Can I serialize a struct without any external libraries?

Sometimes we can't expect every single struct from external libraries to derive Serialization and Deserialization traits. Is there any kind of unsafe way to directly convert a struct into some bytes and then also get the struct back from the bytes?

There's no general way to turn a struct into some bytes unless the library provides some way to do so.

You can transmute types into byte arrays, but this is frighteningly fraught with danger — at a minimum, because it won't capture any indirect (e.g. Boxed) state managed by the object. Beyond that, even if the struct is "plain old data" and doesn't have any padding, you have to handle the fact that the struct layout probably isn't guaranteed stable by the library.

If a type exposes enough detail that you can convert it into and from a collection of serializable parts, you can do that to implement de/serialization (e.g. via serde_as). If it doesn't, you're unfortunately just out of luck. You'll need to ask upstream to expose enough information and/or make a fork which implements the de/ser traits.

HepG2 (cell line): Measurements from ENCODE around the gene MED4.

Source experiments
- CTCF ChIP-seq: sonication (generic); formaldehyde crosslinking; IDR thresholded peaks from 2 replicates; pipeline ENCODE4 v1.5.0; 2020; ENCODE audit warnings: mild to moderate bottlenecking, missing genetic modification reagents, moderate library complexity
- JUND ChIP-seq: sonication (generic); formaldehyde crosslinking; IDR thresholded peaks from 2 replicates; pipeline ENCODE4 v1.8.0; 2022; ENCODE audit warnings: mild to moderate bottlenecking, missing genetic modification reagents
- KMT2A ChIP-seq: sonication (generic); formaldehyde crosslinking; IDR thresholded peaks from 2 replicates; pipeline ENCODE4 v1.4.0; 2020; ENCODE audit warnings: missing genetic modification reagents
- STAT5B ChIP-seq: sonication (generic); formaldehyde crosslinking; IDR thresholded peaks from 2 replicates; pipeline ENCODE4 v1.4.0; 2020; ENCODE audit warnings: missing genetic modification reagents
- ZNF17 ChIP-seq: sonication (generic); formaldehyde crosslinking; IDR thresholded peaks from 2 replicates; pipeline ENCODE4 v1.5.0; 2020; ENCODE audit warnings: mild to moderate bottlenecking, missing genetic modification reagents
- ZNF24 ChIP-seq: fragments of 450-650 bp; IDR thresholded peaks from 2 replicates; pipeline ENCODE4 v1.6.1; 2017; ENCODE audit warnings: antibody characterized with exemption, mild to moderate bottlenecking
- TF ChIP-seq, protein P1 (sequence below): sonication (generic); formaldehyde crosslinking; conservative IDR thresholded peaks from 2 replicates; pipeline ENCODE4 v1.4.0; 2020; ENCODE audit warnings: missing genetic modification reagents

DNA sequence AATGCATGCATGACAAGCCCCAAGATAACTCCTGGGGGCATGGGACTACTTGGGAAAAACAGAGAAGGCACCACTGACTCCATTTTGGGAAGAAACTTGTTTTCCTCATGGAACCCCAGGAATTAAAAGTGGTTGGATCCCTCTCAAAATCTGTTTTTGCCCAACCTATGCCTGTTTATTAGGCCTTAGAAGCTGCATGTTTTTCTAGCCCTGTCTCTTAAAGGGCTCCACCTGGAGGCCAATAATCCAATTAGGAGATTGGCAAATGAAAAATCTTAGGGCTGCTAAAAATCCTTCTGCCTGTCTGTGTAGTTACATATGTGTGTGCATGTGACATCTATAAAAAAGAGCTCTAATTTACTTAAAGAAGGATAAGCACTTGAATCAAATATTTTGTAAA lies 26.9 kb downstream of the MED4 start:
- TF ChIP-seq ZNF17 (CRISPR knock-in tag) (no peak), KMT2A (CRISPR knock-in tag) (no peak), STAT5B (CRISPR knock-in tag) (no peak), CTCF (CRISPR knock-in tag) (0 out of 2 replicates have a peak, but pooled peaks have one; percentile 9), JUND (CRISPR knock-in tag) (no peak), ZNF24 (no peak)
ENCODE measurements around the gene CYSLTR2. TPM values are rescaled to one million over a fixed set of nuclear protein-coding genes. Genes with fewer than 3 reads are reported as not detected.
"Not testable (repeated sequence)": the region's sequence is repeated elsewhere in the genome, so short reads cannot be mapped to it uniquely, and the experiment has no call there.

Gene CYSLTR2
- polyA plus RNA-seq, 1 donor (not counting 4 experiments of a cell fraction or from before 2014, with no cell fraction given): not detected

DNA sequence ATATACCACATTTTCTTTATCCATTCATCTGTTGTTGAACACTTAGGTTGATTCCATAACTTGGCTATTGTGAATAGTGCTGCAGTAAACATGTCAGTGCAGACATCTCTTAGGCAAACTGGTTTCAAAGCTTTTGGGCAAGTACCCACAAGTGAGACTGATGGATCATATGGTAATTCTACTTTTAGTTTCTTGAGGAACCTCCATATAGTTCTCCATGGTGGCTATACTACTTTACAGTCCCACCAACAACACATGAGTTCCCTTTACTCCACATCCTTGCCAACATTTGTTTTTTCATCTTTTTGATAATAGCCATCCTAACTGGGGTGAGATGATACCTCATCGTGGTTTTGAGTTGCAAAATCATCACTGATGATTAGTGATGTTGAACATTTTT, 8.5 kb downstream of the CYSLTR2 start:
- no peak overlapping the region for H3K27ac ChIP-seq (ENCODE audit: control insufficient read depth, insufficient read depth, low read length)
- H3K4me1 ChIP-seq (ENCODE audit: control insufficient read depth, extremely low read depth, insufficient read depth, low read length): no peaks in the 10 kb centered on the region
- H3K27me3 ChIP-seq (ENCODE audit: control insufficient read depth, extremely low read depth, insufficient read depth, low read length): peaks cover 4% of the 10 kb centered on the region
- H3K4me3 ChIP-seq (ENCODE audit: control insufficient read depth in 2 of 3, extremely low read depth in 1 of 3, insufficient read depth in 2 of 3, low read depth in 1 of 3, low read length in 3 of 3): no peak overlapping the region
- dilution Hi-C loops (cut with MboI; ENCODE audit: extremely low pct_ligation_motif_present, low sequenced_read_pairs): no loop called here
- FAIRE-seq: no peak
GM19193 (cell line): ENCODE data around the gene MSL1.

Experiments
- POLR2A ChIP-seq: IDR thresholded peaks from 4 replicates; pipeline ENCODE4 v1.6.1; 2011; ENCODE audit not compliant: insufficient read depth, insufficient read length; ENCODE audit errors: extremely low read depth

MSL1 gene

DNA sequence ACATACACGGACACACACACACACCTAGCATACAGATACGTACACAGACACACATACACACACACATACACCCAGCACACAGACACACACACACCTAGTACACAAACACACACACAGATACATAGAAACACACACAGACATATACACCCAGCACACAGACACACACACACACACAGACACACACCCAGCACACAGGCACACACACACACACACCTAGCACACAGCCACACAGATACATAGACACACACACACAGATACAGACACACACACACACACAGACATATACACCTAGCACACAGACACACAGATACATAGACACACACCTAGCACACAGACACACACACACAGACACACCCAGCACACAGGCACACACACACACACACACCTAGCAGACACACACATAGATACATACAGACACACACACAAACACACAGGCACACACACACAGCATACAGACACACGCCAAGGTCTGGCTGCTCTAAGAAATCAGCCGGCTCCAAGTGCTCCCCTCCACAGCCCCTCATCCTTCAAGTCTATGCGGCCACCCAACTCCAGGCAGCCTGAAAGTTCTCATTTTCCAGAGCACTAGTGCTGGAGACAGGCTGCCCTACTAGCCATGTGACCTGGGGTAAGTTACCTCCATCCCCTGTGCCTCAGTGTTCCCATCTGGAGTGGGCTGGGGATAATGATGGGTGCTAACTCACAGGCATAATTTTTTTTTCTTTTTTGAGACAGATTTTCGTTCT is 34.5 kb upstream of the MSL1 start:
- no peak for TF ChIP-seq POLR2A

I mean if I know the types of all the data will be correct and will never emit any problems, how can I just simply serialize and deserialize them without implementing any traits? I've tried transmute but it seems that the it's not possible to transmute between dependently sized types (e.g. vec).

Vec is exactly the kind of type that you can't just turn into a bunch of bytes. The Vec type itself is statically sized (it's a pointer-length-capacity triple), but since it contains indirection, you'd have to traverse the buffer pointer in order to make any sense of its actual contents. Needless to say, you simply shouldn't do that, if you don't even understand its memory layout.